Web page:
So begins Peter Carey's highly charged and lewdly funny new novel. Told by the twin voices of the artist Butcher Bones, and his 'damaged two hundred and twenty pound brother' Hugh, it recounts their adventures and troubles after Butcher's plummeting prices and spiralling drink problem force them to retreat to northern New South Wales. Here the formerly famous artist is reduced to being a caretaker for his biggest collector, and the nurse for his erratic brother. Then the mysterious Marlene turns up one stormy night, clad in a pair of Manolo Blahniks. Claiming that the brothers' friend and neighbour owns an original Jacques Liebovitz, she soon sets in motion a chain of events that could be the making or ruin of them all. Once again displaying Peter Carey's extraordinary flair for language, "Theft" is a love poem of a very different kind. Ranging from the rural wilds of Australia to Manhattan via Tokyo - and exploring themes of art, fraud, responsibility and redemption - this is a great novel which will also make you laugh out loud.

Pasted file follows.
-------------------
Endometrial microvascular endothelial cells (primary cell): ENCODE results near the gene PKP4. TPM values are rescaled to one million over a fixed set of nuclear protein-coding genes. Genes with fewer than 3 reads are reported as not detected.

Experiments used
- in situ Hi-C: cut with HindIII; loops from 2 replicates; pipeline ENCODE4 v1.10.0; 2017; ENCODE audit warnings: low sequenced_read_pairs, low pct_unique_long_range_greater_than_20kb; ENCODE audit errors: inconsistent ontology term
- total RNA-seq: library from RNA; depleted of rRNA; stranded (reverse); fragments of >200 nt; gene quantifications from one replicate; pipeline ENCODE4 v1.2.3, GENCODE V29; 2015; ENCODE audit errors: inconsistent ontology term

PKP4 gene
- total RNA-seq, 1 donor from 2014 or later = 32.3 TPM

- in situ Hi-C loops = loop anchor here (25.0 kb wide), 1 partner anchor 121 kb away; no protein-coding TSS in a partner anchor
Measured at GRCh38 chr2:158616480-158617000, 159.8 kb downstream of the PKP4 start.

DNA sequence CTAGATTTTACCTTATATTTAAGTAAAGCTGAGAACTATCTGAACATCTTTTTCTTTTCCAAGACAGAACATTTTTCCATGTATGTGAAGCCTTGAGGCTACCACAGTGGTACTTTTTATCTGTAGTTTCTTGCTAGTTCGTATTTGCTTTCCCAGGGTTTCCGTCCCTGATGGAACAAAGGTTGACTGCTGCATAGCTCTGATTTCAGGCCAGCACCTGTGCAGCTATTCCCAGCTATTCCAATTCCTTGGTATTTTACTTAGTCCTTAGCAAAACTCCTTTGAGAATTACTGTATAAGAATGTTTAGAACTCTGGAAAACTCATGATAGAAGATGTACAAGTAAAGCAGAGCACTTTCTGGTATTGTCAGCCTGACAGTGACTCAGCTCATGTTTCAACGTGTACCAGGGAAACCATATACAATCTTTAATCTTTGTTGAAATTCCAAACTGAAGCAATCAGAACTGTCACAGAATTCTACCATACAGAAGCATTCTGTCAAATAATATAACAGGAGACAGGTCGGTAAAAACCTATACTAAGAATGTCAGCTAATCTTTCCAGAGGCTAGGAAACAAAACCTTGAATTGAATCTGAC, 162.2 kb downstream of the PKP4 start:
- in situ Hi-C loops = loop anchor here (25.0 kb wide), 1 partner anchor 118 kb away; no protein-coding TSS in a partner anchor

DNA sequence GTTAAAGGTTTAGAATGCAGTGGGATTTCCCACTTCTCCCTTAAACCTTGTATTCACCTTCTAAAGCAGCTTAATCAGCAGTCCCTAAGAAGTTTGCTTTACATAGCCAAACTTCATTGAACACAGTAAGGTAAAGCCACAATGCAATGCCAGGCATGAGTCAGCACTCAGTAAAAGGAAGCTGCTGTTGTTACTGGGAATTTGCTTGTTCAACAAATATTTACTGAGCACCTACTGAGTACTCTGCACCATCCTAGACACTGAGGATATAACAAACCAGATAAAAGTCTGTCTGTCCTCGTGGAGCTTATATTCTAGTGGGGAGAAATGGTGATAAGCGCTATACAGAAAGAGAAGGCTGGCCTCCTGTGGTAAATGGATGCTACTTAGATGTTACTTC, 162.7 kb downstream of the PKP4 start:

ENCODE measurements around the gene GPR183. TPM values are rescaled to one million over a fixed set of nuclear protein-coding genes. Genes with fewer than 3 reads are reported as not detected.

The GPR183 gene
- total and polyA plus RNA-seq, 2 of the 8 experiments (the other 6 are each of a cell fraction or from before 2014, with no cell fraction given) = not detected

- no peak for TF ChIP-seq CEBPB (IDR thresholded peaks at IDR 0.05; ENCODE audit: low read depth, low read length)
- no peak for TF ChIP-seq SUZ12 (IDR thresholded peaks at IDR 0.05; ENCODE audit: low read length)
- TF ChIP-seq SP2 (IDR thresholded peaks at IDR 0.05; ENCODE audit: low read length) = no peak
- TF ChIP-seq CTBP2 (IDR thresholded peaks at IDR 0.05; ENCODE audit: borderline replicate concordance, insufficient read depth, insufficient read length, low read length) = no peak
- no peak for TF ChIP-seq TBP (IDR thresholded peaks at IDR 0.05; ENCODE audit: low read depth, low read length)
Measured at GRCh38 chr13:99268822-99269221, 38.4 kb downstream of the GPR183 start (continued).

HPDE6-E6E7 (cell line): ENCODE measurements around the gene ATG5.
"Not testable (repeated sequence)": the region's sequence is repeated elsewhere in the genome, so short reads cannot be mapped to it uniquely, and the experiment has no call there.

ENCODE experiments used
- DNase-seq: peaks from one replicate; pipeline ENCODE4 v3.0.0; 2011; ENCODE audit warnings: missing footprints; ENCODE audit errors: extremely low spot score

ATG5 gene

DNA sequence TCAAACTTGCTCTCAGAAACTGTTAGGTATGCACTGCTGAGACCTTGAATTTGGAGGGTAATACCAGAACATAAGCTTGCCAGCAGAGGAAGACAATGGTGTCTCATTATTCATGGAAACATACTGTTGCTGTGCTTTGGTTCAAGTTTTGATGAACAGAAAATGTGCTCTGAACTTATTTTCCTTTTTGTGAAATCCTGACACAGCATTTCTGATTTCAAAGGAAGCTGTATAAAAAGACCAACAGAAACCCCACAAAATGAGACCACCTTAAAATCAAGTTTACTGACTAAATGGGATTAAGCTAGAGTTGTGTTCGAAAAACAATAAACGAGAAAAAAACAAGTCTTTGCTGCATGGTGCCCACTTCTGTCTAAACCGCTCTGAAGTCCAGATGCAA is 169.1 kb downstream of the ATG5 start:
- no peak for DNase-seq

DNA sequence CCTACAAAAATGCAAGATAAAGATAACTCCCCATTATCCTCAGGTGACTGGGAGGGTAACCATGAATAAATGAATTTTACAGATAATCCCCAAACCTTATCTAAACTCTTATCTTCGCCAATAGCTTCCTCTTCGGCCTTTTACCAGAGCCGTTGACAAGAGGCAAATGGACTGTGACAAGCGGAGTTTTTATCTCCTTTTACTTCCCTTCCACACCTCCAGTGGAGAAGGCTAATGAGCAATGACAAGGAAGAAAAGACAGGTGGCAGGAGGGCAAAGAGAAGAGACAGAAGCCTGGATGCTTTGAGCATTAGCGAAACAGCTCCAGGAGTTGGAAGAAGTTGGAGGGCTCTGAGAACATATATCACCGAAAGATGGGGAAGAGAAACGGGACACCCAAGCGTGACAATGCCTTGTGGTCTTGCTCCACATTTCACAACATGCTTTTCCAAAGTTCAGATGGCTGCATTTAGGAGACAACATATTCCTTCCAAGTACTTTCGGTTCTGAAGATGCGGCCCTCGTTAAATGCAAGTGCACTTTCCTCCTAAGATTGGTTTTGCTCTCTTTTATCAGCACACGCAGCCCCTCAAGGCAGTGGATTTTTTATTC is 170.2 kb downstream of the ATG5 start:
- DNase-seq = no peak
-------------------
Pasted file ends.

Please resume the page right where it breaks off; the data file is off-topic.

Peter Carey's characters are always dodgy and unreliable. In Theft, Michael Boone is a once-famous Australian painter now out of fashion and fresh out of prison. He lives in a backwater, taking care of a former collector's property and his autistic savant brother, Hugh. Beautiful, manipulative Marlene wants to resurrect Michael's career. But is it all a cover for getting a missing painting out of the country? Simon Vance develops a hardscrabble Australian accent for Michael that is completely authentic, with his belligerence, arrogance, and obsession perfectly rendered; we understand Michael, but we don't like him much. Vance deals with the significant challenge of making Hugh believable--both "slow-witted" and linguistically playful--by developing a booming voice that expresses both independence and impairment. A.B. Winner of AudioFile Earphones Award © AudioFile 2006, Portland, Maine-- Copyright © AudioFile, Portland, Maine